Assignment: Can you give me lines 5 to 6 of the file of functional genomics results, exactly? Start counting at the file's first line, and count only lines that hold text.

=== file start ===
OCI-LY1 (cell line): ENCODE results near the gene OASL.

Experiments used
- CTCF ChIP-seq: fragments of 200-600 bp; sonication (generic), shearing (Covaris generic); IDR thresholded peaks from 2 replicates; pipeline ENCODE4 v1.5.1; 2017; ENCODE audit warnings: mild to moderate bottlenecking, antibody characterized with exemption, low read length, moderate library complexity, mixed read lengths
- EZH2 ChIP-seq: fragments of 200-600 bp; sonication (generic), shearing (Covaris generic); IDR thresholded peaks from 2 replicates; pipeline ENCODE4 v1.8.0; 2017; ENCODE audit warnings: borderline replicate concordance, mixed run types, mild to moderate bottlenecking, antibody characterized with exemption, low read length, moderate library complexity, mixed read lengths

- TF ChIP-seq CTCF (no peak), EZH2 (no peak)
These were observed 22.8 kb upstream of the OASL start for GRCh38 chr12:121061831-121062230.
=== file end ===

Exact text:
- TF ChIP-seq CTCF (no peak), EZH2 (no peak)
These were observed 22.8 kb upstream of the OASL start for GRCh38 chr12:121061831-121062230.